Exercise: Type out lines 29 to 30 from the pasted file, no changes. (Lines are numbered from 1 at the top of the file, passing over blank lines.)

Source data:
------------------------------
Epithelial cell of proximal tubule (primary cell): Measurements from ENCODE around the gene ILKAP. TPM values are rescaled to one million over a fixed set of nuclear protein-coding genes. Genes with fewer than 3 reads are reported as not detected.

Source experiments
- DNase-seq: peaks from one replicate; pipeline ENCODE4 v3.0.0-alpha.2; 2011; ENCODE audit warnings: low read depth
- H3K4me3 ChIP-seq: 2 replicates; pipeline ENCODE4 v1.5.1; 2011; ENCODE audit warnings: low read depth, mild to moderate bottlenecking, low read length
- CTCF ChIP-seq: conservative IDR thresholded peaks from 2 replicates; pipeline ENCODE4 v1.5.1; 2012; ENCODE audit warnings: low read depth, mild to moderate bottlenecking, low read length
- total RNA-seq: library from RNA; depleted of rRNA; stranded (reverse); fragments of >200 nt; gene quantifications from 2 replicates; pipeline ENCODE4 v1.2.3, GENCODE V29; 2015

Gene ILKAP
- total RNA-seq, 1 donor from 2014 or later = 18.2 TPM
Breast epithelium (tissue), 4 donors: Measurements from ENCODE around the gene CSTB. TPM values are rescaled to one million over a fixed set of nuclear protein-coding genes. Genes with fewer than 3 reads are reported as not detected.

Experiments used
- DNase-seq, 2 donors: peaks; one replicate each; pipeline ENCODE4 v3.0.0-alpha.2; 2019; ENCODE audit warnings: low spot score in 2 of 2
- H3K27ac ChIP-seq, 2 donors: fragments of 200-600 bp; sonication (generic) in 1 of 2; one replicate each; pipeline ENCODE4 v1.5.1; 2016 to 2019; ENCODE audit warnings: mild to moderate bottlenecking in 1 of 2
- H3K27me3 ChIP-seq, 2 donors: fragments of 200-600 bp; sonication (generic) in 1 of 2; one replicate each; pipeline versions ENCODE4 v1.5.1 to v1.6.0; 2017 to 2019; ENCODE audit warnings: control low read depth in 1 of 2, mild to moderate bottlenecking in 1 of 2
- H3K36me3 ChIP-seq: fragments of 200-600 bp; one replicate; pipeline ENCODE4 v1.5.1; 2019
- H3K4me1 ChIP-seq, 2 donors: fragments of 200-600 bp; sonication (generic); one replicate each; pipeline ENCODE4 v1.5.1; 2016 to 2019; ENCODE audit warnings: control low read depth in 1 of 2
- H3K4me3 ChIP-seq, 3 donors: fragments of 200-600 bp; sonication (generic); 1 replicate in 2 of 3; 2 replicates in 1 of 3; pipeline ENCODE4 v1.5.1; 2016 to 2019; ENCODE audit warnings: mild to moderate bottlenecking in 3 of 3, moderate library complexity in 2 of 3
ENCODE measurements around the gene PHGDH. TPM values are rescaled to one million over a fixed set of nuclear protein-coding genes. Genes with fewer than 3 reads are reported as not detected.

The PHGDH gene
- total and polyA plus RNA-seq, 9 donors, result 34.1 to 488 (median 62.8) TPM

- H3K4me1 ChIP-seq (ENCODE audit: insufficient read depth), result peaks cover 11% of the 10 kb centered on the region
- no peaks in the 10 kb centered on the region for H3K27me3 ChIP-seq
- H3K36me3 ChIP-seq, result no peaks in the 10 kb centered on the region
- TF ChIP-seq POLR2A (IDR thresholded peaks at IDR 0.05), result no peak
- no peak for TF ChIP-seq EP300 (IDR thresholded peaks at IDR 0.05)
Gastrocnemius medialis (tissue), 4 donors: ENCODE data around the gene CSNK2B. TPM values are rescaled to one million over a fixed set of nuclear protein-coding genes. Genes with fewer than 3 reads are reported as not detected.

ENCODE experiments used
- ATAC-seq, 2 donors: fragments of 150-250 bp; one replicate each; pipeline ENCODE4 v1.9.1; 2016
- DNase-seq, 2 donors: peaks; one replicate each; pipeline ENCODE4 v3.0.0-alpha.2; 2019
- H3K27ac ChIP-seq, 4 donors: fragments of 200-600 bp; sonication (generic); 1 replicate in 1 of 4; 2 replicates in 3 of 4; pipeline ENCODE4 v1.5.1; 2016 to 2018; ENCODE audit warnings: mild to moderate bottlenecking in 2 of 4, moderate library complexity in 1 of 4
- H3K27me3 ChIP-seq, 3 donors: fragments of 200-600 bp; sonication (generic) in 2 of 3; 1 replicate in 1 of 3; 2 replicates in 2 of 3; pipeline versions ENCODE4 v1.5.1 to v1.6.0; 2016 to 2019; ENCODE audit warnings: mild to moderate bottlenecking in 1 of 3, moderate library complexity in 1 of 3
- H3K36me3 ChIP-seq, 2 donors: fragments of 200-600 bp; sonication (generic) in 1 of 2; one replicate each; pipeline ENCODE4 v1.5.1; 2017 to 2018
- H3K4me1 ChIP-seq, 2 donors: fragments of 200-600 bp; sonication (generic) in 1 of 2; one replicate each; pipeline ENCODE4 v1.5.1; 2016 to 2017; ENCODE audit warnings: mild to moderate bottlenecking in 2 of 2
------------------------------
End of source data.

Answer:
- H3K27ac ChIP-seq, 4 donors: fragments of 200-600 bp; sonication (generic); 1 replicate in 1 of 4; 2 replicates in 3 of 4; pipeline ENCODE4 v1.5.1; 2016 to 2018; ENCODE audit warnings: mild to moderate bottlenecking in 2 of 4, moderate library complexity in 1 of 4
- H3K27me3 ChIP-seq, 3 donors: fragments of 200-600 bp; sonication (generic) in 2 of 3; 1 replicate in 1 of 3; 2 replicates in 2 of 3; pipeline versions ENCODE4 v1.5.1 to v1.6.0; 2016 to 2019; ENCODE audit warnings: mild to moderate bottlenecking in 1 of 3, moderate library complexity in 1 of 3